Feb. 24 (Bloomberg) -- Chevron Corp. said it began exploring for shale gas in China, holder of the world’s biggest reserves of the fuel, and expects to start a natural gas processing plant in the country next year.
“The company signed a joint study agreement to explore for gas from shale resources in the Qiannan Basin in April and commenced seismic operations in July,” the second-largest U.S. energy company said in a filing to the Securities and Exchange Commission yesterday, without identifying its partner in the project in southwestern Guizhou province.
Chevron follows rival Royal Dutch Shell Plc in exploring for shale gas in China, which has yet to commercially produce the fuel. The San Ramon, California-based company has allocated a 2012 budget that includes $28.5 billion for exploration and production in locations including Brazil, Africa and the Gulf of Mexico as U.S. oil refining margins shrink.
The company expects to start building the second phase of a gas processing plant at Chuandongbei field, China’s largest onshore energy exploration venture with a foreign producer, in 2012, according to its filing. Chevron said the first phase of the plant in southwestern Sichuan province may start next year.
In Africa, the company said the Phase 3B project at the Escravos Gas Plant in Nigeria may be completed in 2016. Chevron had expected production at the project, designed to process 120 million cubic feet of gas a day from eight offshore fields, to start next year.
In Argentina, Chevron said it expects to drill two exploratory wells this year in the Vaca Muerta formation, targeting shale gas and tight-oil deposits.
U.S., Australian Refineries
Chevron signed an agreement this month to sell its 80,000 barrel-a-day refinery at Perth Amboy, New Jersey, to a company that it didn’t identify, according to the filing. The deal is expected to close in the second quarter. Chevron shut the plant in 2008 and has been using the facility as an import terminal.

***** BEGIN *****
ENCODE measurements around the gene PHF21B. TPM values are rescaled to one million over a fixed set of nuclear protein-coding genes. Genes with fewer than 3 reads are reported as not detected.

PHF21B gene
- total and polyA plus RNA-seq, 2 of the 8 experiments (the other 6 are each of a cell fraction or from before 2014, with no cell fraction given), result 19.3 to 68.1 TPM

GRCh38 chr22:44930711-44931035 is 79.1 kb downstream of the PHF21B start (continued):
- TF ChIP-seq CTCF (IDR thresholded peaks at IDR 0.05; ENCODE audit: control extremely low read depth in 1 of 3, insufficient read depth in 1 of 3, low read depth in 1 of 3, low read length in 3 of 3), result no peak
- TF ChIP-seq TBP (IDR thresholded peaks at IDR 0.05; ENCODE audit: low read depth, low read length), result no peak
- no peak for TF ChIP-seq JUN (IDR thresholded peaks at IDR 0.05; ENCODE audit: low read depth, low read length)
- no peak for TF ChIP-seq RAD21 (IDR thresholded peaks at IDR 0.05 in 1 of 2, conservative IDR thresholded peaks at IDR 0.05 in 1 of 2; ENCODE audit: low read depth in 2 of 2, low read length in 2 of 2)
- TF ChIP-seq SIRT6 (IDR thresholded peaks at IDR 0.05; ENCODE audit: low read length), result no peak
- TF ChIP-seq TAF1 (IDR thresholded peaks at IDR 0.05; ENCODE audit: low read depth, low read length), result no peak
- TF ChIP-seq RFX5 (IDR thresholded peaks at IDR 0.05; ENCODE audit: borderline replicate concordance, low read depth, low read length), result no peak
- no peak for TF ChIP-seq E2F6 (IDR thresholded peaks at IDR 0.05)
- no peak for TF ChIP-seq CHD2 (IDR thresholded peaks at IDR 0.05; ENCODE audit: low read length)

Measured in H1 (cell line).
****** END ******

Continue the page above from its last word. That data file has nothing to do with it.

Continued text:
The sale follows other companies idling or selling their plants in the northeast U.S. as rising crude prices have limited profits. ConocoPhillips closed its Tranier, Pennsylvania, facility Sept. 30, while Sunoco Inc. said Sept. 6 it was seeking to dispose of its two refineries in the state by July or shut them then if a buyer wasn’t found.
Chevron posted its biggest quarterly earnings decline in two years after its refineries lost an average of $2.2 million a day in the final three months of 2011. The shares gained 0.8 percent to close at $108.35 in New York trading yesterday.
The company said it may record a “significant” loss if its 50-percent owned Caltex Australia Ltd. alters operations at its two refineries. Caltex said Feb. 16 it aims to complete a review of its refineries in Sydney and Brisbane in about six months and that closing the facilities is an option.
Caltex, based in Sydney, wrote down the value of the refinery assets this month by A$1.5 billion ($1.6 billion) because of Asian competition and a strong Australian dollar.
“Should the review result in a decision to significantly alter the operational role” of the Caltex refineries, “Chevron may recognize a loss that could be significant to net income in any one period,” according to the company’s filing.
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